ICBA News Release
FOR IMMEDIATE RELEASE
ICBA Says Targeted Tax Relief Will Help Small Business Sector, Contribute to Broader Economic Recovery
Washington, D.C. (July 15, 2009)—The Independent Community Bankers of America (ICBA) today told Congress that although key tax-relief provisions in stimulus legislation passed earlier this year helped the nation’s more than 8,000 community banks continue to lend to small businesses, more targeted relief is needed to help Main Street economies fully recover.
“While our nation’s community banks did not cause the financial crisis, ICBA-advocated tax relief has helped them boost lending to small businesses to get our economy back on track,” said Paul Merski, ICBA senior vice president and chief economist, in testimony before the House Small Business Committee. “Additional reforms are needed, however, to further expand small business access to credit and help community banks fix the problems Wall Street has created for Main Street.”
Small businesses are a critical part of the nation’s economy and job creation, and community banks—themselves small businesses—are key to small business lending. Community banks represent about 12 percent of the nation’s bank assets but make 31 percent of the dollar amount of all small business loans less than $1 million.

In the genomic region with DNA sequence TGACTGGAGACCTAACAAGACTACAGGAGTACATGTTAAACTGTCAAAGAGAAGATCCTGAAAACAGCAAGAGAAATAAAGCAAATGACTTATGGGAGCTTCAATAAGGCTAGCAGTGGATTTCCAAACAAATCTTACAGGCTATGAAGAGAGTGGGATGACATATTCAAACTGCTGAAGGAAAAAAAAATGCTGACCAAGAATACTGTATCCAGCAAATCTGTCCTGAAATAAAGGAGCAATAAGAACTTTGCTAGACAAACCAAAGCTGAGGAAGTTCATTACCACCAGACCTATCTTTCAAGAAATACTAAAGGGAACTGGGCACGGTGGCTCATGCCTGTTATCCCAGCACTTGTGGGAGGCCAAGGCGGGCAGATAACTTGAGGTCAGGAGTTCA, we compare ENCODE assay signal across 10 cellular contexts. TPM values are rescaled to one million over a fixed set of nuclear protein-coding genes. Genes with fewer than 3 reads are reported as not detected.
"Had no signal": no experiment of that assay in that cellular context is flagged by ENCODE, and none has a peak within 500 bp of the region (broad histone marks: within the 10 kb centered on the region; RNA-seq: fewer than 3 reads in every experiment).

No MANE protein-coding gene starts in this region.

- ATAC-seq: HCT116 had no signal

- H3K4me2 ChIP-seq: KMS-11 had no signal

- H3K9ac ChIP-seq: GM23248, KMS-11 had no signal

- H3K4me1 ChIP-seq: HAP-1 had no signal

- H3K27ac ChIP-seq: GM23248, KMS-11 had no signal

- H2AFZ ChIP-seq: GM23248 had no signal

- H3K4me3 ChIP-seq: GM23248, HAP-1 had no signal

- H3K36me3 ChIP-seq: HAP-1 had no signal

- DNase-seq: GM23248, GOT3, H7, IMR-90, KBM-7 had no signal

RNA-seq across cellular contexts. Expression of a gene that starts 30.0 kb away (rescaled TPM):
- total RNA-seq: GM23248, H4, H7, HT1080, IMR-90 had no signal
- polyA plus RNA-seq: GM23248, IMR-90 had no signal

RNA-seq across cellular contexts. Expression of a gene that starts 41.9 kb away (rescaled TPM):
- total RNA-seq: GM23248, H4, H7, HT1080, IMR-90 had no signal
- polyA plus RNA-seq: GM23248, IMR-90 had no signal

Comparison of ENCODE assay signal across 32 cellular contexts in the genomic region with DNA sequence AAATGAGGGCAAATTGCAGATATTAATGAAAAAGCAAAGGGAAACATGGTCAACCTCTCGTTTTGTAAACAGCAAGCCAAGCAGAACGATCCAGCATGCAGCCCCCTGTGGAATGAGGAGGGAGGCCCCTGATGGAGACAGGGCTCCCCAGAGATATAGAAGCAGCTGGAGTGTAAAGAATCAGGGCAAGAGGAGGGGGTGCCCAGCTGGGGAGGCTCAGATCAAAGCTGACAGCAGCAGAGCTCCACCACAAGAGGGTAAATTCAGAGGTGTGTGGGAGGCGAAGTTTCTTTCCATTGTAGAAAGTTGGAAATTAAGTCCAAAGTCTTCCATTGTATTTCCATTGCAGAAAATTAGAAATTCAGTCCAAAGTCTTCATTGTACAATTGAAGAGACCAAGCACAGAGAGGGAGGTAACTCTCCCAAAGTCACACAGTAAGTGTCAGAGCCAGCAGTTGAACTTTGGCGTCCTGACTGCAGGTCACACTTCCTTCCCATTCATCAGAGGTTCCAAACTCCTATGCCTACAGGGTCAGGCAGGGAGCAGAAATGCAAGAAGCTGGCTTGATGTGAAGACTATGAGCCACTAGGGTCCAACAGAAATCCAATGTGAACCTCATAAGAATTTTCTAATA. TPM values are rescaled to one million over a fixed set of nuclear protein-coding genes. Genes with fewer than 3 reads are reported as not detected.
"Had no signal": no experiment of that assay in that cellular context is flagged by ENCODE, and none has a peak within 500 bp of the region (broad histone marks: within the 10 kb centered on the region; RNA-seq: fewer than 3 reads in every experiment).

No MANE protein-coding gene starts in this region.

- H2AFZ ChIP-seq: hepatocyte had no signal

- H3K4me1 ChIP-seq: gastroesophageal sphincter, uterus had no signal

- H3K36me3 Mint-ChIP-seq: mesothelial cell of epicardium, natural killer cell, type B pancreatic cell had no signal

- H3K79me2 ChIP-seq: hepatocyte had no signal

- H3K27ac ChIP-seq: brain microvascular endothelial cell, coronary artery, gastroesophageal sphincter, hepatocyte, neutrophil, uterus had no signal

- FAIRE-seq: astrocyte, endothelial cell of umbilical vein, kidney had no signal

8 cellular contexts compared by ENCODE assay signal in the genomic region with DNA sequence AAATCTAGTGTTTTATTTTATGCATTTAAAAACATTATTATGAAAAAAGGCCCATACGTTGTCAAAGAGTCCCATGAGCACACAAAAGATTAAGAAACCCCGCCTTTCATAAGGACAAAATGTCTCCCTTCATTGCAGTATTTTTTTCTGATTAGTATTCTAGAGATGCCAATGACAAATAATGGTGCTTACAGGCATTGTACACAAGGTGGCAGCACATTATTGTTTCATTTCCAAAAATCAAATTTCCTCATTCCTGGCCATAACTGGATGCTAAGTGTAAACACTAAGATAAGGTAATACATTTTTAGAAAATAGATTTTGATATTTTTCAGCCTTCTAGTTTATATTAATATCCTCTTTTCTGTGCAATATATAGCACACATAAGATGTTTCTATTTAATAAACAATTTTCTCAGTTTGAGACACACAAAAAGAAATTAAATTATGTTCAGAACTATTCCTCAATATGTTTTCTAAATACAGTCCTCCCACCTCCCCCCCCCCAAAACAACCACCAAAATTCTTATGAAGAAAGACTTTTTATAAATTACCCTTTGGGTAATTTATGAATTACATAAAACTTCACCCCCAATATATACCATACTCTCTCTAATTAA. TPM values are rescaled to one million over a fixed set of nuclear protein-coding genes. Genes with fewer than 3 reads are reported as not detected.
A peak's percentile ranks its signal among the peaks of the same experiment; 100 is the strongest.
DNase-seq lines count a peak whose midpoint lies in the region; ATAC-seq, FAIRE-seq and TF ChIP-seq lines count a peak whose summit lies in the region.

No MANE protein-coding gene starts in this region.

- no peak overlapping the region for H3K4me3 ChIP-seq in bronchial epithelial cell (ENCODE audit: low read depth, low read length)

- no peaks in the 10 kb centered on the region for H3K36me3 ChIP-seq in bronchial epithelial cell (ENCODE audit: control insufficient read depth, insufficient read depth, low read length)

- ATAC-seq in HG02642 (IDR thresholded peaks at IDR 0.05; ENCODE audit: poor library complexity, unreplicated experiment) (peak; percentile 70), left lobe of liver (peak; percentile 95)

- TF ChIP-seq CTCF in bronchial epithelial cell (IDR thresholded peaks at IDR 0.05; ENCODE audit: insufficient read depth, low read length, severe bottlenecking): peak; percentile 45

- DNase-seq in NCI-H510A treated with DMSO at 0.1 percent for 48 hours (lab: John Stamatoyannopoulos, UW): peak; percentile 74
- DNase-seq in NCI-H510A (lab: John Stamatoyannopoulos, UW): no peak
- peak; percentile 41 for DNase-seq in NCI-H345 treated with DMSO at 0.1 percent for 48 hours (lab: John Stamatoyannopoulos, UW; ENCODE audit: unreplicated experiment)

While the American Recovery and Reinvestment Act passed in February included many ICBA tax-relief proposals, more targeted tax efforts are needed. Merski laid out ICBA’s expanded tax-relief plan that will help the small business economy continue to thrive and contribute to broader economic recovery. Among its provisions, ICBA’s plan would:
- Expand the net operating loss carryback to five years or more;
- Boost the first-time homebuyer tax credit to $15,000 through 2010;
- Allow IRA shareholder investment in Subchapter S Corporations;
- Permit Subchapter S Corporations to issue preferred stock;
- Avoid tax hikes on small businesses during the recession;
- Expand Small Business Administration loan programs; and
- Ensure more reasonable bank regulations and exams to avoid choking off credit.
ICBA thanks House Small Business Committee Chairman Nydia Velazquez (D-N.Y.), Ranking Member Sam Graves (R-Mo.) and the other members of the committee and looks forward to working with Congress to ensure the nation’s tax policies help common-sense community banks and other small businesses continue to contribute to economic recovery.
To read ICBA’s testimony, visit www.icba.org.